Des Moines Area Community College Leverages HP to Create Multi-Campus Educational Portal
“It’s all about making education accessible to everyone, anytime, anywhere,” explained Ann Watts, instructional design coordinator and portal project manager at DMACC. Des Moines Area Community College is a public institution with six campuses.
The portal ? known as “my.dmacc” to users ? is an outgrowth of the college’s educational mobility initiative that runs on HP ProLiant servers. DMACC has implemented a systemwide wireless system to support academic programs and administrative needs.
Watts sees the portal as a communication tool that will link faculty to students, department to department, administration to faculty, and campus to campus. It will serve as a tool for faculty to manage their courses, while providing a central depository for course-related materials. And it will enable DMACC to reach out to various publics ? “from pre-K to gray” ? establishing connections with the community.
Among the components:
- Departmental sites for collaboration and document sharing.
- Resources to promote “best practices” for faculty. Academic departmental sites will include sample syllabi and assignments for new instructors.
- Class sites that include announcements, events, pertinent Web links, discussion lists, and more.
- Specialized sites for collaboration with colleagues outside the institution. Built-in discussion/chat features, allow instant communication.
- A “Kids College” portal to serve elementary and middle school-aged children. Content might include information about journalism camp, fun days and more.
- A portal dedicated to high school shared programs. Watts envisions a dynamic communication tool that will give students access to state documents, regulations and guidelines for post-secondary enrollment options.
- A senior citizen portal for DMACC’s “Community Connections” program. Specialized information about genealogy, health care and other topics could easily be added.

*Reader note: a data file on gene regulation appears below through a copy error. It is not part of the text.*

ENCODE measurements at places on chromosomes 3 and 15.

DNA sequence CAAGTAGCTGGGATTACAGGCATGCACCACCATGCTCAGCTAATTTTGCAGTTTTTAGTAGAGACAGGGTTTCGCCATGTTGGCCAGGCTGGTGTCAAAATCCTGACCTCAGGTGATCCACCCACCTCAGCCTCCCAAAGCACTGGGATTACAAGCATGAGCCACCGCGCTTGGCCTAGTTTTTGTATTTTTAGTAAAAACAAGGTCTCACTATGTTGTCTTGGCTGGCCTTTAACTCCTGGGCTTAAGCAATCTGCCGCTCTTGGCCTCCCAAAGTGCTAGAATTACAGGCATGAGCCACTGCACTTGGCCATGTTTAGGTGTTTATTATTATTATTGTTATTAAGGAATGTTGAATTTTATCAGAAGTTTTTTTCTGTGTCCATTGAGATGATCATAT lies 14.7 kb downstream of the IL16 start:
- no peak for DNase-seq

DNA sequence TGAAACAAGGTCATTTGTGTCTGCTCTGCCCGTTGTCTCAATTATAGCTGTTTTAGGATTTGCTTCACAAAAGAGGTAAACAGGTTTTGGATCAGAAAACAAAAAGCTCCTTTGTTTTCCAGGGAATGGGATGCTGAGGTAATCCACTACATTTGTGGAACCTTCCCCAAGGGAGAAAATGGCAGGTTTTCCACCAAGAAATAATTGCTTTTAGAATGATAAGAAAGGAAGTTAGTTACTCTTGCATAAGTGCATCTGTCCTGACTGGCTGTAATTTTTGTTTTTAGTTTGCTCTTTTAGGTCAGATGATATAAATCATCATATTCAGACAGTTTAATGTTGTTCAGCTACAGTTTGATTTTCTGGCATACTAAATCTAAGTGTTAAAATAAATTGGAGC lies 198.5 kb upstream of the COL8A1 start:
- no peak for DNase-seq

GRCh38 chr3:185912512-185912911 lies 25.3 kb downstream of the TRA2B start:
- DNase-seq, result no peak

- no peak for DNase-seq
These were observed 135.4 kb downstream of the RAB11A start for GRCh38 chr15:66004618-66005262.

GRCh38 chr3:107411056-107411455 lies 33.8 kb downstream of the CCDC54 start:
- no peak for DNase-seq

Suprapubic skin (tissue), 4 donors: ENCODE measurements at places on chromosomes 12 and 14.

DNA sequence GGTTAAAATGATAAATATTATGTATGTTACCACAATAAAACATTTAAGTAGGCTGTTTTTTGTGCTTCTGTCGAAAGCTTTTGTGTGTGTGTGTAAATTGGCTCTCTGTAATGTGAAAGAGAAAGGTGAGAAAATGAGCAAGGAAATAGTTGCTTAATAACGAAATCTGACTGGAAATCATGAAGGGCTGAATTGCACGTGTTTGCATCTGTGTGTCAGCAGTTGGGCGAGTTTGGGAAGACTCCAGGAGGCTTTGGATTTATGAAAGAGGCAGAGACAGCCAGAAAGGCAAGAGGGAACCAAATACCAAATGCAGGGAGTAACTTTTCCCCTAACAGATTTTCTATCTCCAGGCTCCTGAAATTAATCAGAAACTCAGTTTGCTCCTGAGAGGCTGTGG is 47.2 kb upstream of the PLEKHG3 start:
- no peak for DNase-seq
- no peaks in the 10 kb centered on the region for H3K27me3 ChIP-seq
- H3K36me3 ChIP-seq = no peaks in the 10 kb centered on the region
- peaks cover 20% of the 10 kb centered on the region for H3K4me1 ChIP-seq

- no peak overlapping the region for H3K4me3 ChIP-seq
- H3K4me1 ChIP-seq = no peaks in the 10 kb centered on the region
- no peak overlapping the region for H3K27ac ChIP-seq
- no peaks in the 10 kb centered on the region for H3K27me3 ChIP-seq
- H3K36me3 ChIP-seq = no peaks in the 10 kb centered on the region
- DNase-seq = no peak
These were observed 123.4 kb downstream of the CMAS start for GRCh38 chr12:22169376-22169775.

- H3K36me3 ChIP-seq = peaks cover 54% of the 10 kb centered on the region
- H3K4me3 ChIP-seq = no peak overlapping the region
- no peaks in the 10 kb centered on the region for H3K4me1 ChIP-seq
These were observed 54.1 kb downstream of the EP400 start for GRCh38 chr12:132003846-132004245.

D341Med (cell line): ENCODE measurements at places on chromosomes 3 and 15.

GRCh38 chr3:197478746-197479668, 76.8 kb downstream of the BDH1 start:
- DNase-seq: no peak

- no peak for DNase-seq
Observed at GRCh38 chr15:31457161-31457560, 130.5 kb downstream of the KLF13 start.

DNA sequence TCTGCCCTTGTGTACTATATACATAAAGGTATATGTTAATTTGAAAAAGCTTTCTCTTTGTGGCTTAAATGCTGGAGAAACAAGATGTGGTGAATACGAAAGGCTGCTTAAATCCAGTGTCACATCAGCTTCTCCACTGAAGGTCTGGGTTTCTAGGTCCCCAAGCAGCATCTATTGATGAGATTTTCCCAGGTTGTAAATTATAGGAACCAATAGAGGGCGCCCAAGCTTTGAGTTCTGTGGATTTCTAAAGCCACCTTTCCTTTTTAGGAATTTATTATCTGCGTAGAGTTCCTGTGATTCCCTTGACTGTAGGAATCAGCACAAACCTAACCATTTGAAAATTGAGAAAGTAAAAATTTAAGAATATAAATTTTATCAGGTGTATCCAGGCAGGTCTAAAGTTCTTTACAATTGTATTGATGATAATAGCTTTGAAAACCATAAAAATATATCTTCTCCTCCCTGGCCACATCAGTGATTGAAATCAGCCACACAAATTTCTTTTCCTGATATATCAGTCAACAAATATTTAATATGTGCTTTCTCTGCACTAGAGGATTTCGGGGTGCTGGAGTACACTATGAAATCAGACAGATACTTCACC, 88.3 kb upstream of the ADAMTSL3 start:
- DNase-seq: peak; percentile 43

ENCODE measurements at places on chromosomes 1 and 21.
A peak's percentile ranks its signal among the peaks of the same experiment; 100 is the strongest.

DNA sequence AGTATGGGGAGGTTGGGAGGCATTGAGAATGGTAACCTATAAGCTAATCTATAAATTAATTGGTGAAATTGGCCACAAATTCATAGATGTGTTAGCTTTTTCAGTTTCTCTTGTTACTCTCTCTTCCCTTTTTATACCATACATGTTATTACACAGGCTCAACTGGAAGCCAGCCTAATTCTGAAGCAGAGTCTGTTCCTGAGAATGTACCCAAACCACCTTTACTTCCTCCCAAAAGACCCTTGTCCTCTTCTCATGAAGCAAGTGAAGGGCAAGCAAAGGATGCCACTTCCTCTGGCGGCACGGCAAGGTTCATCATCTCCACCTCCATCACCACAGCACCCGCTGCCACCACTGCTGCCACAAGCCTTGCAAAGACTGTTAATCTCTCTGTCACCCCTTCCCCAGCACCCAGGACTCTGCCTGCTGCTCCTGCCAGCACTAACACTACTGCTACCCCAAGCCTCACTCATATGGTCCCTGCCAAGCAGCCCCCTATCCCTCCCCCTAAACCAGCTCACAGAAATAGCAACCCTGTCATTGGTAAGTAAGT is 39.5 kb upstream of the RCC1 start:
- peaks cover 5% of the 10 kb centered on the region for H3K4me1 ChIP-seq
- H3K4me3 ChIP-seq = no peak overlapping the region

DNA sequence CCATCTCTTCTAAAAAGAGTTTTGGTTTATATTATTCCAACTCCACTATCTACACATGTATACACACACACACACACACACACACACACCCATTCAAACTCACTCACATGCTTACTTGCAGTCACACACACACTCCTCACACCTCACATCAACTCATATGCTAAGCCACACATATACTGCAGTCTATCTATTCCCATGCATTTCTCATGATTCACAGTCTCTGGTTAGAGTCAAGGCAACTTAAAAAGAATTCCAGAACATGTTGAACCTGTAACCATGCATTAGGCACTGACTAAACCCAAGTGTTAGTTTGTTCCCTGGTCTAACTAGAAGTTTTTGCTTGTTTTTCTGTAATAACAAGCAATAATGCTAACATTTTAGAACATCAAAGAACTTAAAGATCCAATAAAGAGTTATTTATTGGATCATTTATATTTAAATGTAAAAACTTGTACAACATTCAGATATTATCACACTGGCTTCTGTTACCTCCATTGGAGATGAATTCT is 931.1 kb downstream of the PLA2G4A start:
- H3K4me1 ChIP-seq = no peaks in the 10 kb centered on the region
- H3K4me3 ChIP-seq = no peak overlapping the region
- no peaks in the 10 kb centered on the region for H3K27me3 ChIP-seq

Watts’ team of three programmers has developed content in a way that makes it simple. For students, there is a game-based online orientation. It exposes them to different parts of the portal and how to access resources. For faculty, there’s an “instructors’ toolbox” with links to pages on using Microsoft Front Page? (so they can build their own Web pages on the portal), techniques for teaching online and more.
One of Watts’ greatest concerns was finding a tool that was truly hardware independent. “We’ve had a lot of help from people at HP to support the mobility initiative. While we don’t know exactly what the future will be, HP is working with us on various device options. “That’s one of the things we really like about HP ? they are hardware agnostic,” Watts said. “They work with iPAQs, cell phones, Tablet PCs ? virtually anything that can surf the Web.”
The portal runs on three HP ProLiant servers and will incorporate an HP Storage Area Network, in a hardware architecture designed to accommodate growth and flexibility. The storage area network, in addition to providing storage for faculty and administrative users to post content, will provide space for each student. “Why put things on a personal hard drive when, if it’s on the portal, they can access it anytime, anywhere?” Watts asked rhetorically.